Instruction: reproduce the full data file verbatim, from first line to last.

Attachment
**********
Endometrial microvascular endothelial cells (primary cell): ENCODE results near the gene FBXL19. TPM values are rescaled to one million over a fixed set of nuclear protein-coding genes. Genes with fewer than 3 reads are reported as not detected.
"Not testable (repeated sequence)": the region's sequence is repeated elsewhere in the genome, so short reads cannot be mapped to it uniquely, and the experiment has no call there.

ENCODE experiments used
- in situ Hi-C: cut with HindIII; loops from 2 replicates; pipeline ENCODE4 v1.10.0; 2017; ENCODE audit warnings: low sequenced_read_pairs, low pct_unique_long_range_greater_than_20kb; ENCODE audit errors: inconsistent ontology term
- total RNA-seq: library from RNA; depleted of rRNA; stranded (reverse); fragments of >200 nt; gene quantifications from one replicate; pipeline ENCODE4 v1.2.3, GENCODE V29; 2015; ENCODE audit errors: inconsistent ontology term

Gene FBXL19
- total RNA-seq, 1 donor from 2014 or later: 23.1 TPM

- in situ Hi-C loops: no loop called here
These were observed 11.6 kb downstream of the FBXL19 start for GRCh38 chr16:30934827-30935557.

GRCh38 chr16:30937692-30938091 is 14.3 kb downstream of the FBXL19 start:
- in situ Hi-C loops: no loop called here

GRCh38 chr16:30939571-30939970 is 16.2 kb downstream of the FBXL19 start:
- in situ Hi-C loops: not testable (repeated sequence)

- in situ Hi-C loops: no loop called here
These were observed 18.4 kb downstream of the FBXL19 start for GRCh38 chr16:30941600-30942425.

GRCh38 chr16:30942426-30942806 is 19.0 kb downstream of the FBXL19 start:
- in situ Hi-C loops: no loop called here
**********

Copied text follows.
Endometrial microvascular endothelial cells (primary cell): ENCODE results near the gene FBXL19. TPM values are rescaled to one million over a fixed set of nuclear protein-coding genes. Genes with fewer than 3 reads are reported as not detected.
"Not testable (repeated sequence)": the region's sequence is repeated elsewhere in the genome, so short reads cannot be mapped to it uniquely, and the experiment has no call there.

ENCODE experiments used
- in situ Hi-C: cut with HindIII; loops from 2 replicates; pipeline ENCODE4 v1.10.0; 2017; ENCODE audit warnings: low sequenced_read_pairs, low pct_unique_long_range_greater_than_20kb; ENCODE audit errors: inconsistent ontology term
- total RNA-seq: library from RNA; depleted of rRNA; stranded (reverse); fragments of >200 nt; gene quantifications from one replicate; pipeline ENCODE4 v1.2.3, GENCODE V29; 2015; ENCODE audit errors: inconsistent ontology term

Gene FBXL19
- total RNA-seq, 1 donor from 2014 or later: 23.1 TPM

- in situ Hi-C loops: no loop called here
These were observed 11.6 kb downstream of the FBXL19 start for GRCh38 chr16:30934827-30935557.

GRCh38 chr16:30937692-30938091 is 14.3 kb downstream of the FBXL19 start:
- in situ Hi-C loops: no loop called here

GRCh38 chr16:30939571-30939970 is 16.2 kb downstream of the FBXL19 start:
- in situ Hi-C loops: not testable (repeated sequence)

- in situ Hi-C loops: no loop called here
These were observed 18.4 kb downstream of the FBXL19 start for GRCh38 chr16:30941600-30942425.

GRCh38 chr16:30942426-30942806 is 19.0 kb downstream of the FBXL19 start:
- in situ Hi-C loops: no loop called here